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  • Vancouver Mayor Offers Olympics Vision


    Sam Sullivan at his City Hall inauguration. 
    (ATR) Vancouver's new mayor says the coming of the 2010 Olympics should make the city "a better place to live". Speaking at his inauguration Monday, Sam Sullivan said preparing for the Games will be a priority for the city.

    "When the world arrives in Vancouver in 2010, what kind of city will they find?" Sullivan asked at the outset of his speech at Vancouver City Hall.

    Calling the 2010 Olympics as one of the moments in Vancouver's history "that shape its destiny", Sullivan says the Games can be "a powerful catalyst that can help us attract resources and focus our efforts on making our city better in every way."

    Sullivan says he wants the city to take the lead in developing "social and environmental legacies leading up to and beyond 2010."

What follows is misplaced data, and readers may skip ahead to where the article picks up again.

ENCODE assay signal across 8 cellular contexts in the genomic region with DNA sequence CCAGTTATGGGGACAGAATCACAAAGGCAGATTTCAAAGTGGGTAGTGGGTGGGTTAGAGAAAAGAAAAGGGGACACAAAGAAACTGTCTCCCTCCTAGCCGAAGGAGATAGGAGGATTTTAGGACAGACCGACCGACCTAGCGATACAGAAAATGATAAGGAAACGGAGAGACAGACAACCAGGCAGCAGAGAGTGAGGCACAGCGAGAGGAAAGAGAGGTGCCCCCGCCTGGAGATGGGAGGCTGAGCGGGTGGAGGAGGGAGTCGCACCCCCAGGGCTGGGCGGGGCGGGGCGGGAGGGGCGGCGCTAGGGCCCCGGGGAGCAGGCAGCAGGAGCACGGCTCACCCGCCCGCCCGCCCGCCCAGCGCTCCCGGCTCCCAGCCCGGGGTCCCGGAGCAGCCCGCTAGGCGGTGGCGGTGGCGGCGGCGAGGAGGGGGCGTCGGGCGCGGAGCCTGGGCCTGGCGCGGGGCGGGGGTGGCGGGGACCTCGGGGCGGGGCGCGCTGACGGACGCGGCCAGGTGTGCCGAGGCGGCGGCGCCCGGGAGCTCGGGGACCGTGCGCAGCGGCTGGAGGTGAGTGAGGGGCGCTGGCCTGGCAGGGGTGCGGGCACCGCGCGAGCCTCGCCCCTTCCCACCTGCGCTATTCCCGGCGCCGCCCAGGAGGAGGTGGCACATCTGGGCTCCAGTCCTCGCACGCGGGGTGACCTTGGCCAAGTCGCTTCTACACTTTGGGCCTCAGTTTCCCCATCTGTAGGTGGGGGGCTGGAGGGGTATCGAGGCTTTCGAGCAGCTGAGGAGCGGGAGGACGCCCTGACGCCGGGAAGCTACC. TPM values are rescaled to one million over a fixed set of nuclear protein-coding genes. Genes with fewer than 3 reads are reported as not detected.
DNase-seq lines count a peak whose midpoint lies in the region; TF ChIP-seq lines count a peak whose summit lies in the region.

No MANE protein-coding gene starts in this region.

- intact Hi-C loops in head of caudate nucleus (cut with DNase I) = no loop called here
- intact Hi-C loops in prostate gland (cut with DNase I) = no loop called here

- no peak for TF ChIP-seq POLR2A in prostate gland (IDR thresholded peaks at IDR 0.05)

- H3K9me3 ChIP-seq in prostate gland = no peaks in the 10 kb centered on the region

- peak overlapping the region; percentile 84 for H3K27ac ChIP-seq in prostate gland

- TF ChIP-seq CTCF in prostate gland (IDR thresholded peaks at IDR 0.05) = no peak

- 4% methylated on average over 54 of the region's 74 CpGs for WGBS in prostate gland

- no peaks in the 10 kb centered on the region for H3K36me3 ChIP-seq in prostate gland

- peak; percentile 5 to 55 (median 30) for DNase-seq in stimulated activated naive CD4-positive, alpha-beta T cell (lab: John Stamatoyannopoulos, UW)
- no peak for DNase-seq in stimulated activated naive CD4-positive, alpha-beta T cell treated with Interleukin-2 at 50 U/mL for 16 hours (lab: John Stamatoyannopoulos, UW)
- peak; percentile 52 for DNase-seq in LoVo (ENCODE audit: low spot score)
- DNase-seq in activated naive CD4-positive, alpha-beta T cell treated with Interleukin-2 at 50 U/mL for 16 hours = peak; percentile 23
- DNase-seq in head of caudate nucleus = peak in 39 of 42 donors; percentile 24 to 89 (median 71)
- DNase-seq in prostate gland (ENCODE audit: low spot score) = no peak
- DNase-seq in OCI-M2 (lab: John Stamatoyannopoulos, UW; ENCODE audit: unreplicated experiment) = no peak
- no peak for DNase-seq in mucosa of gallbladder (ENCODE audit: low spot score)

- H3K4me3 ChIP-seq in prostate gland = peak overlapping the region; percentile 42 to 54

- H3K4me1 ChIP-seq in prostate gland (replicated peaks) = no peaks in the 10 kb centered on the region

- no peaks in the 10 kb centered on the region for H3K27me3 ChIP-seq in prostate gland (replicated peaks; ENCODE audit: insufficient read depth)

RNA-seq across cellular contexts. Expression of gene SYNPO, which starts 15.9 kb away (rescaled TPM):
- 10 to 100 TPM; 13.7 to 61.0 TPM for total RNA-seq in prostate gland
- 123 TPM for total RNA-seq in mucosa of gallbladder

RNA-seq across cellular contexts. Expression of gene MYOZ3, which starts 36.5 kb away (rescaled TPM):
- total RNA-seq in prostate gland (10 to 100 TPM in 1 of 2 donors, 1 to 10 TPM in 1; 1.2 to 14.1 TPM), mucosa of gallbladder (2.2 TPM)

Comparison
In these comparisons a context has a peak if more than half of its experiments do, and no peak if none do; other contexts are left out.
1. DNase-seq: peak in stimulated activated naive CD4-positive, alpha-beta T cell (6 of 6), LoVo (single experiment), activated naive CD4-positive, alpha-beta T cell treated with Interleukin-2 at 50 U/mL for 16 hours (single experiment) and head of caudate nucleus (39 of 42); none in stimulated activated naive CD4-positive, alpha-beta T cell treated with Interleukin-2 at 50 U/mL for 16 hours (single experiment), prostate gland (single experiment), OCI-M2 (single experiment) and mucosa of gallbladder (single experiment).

Sullivan says he wants Vancouver "to demonstrate to the world that we are open for business and are seeking new investment leading up to and beyond 2010."

    The mayor says he wants to explore what other Olympic cities have done in the past as well as build relationships with upcoming host cities such as Beijing and London.

    Sullivan says the Cultural Olympiad is essential "to showcase Vancouver as a dynamic and creative city".

    "When the world arrives in 2010 I want them to find renewed arts facilities to showcase our talent," he says.

    In his speech, Sullivan said he wants to revitalize the Vancouver's Chinatown and beautify other parts of the city by 2010.

    A wheelchair user for 26 years, Sullivan also pledged "to continue imp
    Vancouver City Hall. (ATR) 
    roving accessibility and inclusivity, not only in the city that will host the Paralympics, but throughout Canada."

    Sullivan and 10 members of the Vancouver City Council took their oaths of office Monday, a little more than two weeks following the municipal elections.

    Sullivan, 45, a member of the right of center Non-Partisan Association, was Vancouver's longest-serving city councilor when he was elected. He'll serve a four-year term, meaning there will one more election prior to the 2010 Olympics.

    Sullivan will have the honor of receiving the Olympic flag from the mayor of Turin during the Feb.26 closing ceremony for the 2006 Olympics.

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